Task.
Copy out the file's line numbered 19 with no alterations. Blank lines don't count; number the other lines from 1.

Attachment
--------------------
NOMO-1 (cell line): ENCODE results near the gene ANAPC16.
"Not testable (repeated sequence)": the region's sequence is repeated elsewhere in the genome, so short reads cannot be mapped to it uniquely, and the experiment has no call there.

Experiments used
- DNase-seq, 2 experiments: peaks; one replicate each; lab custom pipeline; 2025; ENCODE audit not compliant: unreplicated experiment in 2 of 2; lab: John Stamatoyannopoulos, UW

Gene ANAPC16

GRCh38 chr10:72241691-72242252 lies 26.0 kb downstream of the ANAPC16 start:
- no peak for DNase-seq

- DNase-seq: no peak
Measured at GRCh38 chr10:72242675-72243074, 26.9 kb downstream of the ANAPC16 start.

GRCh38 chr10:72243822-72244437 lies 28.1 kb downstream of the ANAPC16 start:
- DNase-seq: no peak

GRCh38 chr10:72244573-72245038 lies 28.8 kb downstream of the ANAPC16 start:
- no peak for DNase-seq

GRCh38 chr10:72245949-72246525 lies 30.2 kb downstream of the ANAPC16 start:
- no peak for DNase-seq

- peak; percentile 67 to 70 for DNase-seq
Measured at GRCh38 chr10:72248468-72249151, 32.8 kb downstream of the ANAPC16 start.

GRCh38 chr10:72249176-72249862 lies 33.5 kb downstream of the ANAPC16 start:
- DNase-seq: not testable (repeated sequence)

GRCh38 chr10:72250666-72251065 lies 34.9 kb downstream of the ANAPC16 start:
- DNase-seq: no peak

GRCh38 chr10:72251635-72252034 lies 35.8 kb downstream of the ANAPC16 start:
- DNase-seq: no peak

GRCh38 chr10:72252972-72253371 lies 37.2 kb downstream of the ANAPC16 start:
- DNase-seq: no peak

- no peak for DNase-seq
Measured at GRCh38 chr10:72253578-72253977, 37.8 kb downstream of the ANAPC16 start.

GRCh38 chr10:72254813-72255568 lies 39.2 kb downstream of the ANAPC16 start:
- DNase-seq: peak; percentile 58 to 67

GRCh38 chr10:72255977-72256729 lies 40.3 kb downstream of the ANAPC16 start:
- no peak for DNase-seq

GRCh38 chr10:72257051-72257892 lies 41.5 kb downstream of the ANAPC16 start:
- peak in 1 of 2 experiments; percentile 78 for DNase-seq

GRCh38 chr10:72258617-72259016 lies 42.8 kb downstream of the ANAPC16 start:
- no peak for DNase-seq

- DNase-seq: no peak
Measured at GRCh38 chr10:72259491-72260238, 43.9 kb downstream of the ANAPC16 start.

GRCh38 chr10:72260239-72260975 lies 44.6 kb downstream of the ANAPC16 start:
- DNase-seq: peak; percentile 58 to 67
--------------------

- DNase-seq: not testable (repeated sequence)